“We always hear it after we play a show,” says Capsula frontman Martin Guevara. “People come up and say we’re capturing the true spirit, the essence of rock’n’roll.” 

That spirit is alive and well in Capsula, a ferocious power trio hailing from Bilbao, Spain (by way of Buenos Aires). With a name derived from a line in David Bowie’s “Space Oddity,” Capsula does indeed take its cues from rock’s legends: Bowie, the Velvet Underground, the Stooges. Or, as Rolling Stone once pegged the band, “a high-velocity union of the Cramps and the Who.”

But their sound — a swirling mass of psychedelica, garage rock, trade-off boy-girl vocals from Guevara and bassist Coni Duchess, along with the pounding fury of drummer Ignacio Solimo — is “classic” only in the best sense. It’s both dynamic and fearless, built on rock’s foundation but always exploring bold new territories. 

It’s the spirit that caught the ears of Tony Visconti, best known for his work with David Bowie and T. Rex. The legendary producer came on board for the band’s latest album, Solar Secrets, their second record for Krian Music Group after 2011’s In the Land of the Silver Souls.

“We thought it would be impossible to work with one of our musical heroes,” says Guevara (who, along with his Capsula bandmates, had actually recorded an original recreation of Bowie’s Ziggy Stardust album). “His work with Bowie and T. Rex...that set the pattern for our lives. But we heard he was really selective on who he worked with. So we just considered it a wild dream if it were to happen.”

Nonetheless, the band sent Visconti some demos. And, recognizing a kindred spirit, Visconti acquiesced. A new, cross-generational musical bond was formed.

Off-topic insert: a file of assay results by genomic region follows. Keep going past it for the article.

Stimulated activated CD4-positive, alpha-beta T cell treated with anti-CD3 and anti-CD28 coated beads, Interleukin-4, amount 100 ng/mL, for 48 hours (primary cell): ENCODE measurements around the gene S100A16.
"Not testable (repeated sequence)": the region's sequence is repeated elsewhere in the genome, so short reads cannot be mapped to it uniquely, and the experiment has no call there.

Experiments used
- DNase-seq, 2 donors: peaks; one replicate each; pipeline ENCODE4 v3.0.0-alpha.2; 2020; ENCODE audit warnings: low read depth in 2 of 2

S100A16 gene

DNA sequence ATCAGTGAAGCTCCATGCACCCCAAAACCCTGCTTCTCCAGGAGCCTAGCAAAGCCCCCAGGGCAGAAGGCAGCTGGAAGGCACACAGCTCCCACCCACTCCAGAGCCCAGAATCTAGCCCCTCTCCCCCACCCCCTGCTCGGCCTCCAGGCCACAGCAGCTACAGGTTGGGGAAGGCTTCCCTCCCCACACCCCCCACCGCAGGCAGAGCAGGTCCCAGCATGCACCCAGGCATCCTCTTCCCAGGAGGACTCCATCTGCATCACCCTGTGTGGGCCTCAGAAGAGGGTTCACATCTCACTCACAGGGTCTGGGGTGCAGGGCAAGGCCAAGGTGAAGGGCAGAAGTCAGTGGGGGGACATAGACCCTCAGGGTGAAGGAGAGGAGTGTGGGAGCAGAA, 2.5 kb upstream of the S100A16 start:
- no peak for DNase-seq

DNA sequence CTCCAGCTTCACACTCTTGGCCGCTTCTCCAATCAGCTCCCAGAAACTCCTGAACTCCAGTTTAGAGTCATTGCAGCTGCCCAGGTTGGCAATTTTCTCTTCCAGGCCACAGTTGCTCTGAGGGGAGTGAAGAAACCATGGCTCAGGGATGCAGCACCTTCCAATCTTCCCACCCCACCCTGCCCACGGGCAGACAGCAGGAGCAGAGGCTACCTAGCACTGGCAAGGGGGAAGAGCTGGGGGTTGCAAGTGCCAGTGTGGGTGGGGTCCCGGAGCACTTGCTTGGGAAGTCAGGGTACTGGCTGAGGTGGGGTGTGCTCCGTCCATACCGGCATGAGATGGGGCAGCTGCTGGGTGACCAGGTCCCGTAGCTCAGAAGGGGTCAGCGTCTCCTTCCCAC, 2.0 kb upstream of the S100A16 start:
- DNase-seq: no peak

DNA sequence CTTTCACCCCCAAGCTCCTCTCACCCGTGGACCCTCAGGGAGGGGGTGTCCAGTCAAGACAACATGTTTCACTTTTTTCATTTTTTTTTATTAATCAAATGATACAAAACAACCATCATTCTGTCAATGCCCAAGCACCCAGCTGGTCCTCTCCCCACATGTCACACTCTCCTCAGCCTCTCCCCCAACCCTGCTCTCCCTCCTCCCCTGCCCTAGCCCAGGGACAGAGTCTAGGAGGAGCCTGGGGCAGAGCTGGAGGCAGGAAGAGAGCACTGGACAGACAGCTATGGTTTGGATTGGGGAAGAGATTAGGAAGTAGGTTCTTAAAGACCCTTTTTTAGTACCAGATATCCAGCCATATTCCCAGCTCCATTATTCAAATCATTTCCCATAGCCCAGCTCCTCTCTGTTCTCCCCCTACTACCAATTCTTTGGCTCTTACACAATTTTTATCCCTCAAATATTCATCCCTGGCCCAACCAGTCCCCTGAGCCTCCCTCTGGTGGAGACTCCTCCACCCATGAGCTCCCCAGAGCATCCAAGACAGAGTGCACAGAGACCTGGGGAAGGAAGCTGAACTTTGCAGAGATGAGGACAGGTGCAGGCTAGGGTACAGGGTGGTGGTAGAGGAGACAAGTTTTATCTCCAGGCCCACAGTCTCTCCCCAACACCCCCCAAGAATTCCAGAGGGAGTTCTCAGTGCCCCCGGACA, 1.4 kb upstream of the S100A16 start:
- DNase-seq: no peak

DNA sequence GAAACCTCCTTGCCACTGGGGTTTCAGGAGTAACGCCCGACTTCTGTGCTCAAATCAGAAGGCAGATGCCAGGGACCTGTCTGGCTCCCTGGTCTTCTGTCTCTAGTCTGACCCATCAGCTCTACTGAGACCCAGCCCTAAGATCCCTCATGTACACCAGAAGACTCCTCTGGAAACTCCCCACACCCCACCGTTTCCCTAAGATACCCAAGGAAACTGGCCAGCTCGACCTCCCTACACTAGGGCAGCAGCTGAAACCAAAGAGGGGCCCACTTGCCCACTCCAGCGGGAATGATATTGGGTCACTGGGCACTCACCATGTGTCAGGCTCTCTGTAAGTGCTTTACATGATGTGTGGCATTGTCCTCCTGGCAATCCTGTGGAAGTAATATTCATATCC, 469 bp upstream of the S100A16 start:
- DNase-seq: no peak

“He was fantastic. He opened us to experimenting with sounds and trying some bigger ideas,” says Duchess, Capsula’s bassist and co-vocalist. “I feel like with this album we’re really moving forward as a band.”

Recorded in Saint Clare Recording Studios in Kentucky, Solar Secrets finds the band expanding their musical palette, while never diluting their primal energy. “Dark Age” is propelled by a seriously dirty guitar riff, while “Constellation Freedom” finds Duchess front and center as Guevara tosses off wild psychedelic solos from behind. “Blind,” meanwhile, is a catchy duet built on a seriously solid groove and Guevara’s insistence that the song’s “hot rock rhythms” will “make you feel all right.” And “Seven Crimes” is a stunner, a slow build that ends in wild effects and a guitar freak out (definitely search YouTube for a live performance of this one).

Even given their storied history — the band originally formed in 1998 in Buenos Aires and has since released over a half-dozen albums in Spain — Solar is the album that best captures what Capsula is all about.

“After all these years, we know our sound,” says Guevara. “Each of these songs were built naturally. Those first moments when we form the songs, we’re not using our brain. Then the riffs start appearing. Then, structure and melody. Then, the lyrics.” He laughs. “Our lyrics, we call those our ‘psychedelic poetry club.’”

With a hot new album in hand, Capsula plans to bring their energetic live show on the road later this year, with a special focus on America.

“We are so influenced by American music. That’s why we love playing here,” says Duchess. “We’ll tour and equate the cities we play with bands we love...say, if we play Sacramento, we’re always thinking of the Cramps.”

Capsula’s live show is a can’t-miss spectacle, full of flailing guitars and wild psychedelic jams. It’s also completely unpredictable. “We take a lot of risk on stage,” admits Guevara. “I think everyone appreciates bands that take risks. We approach it like anything can happen at our live show.”

“We’re trying to make it a new experience each time — for both the crowds and us.”